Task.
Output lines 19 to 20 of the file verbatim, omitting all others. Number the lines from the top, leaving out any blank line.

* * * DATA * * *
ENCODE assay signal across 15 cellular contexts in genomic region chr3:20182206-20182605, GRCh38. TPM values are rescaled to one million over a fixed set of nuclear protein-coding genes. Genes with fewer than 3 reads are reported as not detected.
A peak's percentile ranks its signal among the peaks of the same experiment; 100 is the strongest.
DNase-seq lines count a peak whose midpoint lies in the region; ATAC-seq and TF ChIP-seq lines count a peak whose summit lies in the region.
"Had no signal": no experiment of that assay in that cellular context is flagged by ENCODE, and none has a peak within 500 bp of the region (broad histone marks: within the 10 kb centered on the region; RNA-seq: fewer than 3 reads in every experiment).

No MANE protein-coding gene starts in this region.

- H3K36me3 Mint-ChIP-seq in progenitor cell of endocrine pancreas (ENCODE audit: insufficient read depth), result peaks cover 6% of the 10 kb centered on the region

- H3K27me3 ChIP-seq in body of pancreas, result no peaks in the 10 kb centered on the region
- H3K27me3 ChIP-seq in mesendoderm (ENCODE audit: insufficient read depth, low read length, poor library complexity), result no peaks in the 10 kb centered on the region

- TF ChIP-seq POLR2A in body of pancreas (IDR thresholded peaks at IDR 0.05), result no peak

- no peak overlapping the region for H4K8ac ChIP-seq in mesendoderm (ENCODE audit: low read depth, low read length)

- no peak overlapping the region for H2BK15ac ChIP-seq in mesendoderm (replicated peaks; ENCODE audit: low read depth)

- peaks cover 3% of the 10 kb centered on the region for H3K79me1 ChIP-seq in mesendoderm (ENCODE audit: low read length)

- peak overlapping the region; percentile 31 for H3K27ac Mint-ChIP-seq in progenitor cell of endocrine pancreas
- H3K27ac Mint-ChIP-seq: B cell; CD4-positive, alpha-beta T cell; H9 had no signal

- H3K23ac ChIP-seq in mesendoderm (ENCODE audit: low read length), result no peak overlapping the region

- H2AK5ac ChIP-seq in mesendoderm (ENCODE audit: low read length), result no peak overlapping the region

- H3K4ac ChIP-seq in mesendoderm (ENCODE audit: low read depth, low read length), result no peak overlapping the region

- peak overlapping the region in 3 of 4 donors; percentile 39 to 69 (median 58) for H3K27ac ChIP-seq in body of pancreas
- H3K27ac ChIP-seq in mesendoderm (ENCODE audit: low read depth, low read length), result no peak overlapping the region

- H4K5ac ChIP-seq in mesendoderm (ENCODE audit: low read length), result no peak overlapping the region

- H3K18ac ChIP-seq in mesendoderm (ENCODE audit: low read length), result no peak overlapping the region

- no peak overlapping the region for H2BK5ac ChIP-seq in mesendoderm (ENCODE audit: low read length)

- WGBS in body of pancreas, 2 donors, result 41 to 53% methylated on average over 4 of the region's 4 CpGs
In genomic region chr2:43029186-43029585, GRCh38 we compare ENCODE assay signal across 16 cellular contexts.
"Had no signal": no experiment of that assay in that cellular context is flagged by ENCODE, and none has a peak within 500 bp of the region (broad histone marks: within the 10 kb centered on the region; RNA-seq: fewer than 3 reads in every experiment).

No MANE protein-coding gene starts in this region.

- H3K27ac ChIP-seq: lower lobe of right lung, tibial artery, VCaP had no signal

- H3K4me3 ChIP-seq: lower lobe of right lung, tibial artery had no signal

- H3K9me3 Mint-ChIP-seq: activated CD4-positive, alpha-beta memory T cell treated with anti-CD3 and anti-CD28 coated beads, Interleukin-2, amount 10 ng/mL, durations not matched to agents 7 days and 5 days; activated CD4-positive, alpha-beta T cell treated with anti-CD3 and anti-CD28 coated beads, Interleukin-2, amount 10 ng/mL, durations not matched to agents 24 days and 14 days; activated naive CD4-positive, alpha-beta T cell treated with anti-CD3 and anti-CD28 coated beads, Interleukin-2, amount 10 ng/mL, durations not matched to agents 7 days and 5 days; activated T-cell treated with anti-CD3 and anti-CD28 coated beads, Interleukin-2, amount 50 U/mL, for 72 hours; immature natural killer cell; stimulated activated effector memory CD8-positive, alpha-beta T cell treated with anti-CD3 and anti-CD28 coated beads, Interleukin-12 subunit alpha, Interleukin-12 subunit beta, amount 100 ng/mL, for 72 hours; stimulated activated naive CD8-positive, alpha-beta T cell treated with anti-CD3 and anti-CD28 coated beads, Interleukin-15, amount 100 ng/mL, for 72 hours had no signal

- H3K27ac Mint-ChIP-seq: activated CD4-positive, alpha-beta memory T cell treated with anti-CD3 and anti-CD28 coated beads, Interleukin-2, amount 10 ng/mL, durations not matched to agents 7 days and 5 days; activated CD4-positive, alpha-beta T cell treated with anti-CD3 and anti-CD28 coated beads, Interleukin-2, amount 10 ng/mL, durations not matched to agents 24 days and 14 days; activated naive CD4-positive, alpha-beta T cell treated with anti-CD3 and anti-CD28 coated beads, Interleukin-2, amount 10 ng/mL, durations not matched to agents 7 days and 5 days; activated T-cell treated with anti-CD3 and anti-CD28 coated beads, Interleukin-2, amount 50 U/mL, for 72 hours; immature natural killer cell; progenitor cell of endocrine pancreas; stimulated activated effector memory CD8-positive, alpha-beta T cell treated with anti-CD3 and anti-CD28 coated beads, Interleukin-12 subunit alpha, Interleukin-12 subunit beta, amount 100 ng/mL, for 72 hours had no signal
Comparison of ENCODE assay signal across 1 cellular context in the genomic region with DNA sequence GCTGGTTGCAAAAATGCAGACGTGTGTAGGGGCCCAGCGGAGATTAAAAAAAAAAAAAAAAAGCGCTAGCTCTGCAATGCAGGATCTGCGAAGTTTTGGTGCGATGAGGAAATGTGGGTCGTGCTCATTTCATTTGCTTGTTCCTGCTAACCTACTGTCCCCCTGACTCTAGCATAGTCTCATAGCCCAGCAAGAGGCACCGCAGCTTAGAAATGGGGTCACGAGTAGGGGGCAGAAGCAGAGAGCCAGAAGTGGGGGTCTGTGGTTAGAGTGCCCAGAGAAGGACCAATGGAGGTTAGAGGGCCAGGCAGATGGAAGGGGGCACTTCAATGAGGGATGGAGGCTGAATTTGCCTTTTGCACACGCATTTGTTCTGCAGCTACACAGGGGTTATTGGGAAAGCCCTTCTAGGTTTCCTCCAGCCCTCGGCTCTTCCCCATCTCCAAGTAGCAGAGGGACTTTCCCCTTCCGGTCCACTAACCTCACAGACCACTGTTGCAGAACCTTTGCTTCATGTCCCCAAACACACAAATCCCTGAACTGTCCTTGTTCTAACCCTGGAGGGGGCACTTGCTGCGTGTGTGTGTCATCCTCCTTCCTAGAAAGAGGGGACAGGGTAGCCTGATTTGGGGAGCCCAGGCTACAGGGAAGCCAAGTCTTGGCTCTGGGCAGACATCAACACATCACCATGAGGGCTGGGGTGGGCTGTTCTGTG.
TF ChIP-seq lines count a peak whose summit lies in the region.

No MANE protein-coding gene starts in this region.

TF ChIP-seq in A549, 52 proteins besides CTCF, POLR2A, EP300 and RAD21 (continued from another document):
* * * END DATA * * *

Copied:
- H3K27ac ChIP-seq in mesendoderm (ENCODE audit: low read depth, low read length), result no peak overlapping the region

- H4K5ac ChIP-seq in mesendoderm (ENCODE audit: low read length), result no peak overlapping the region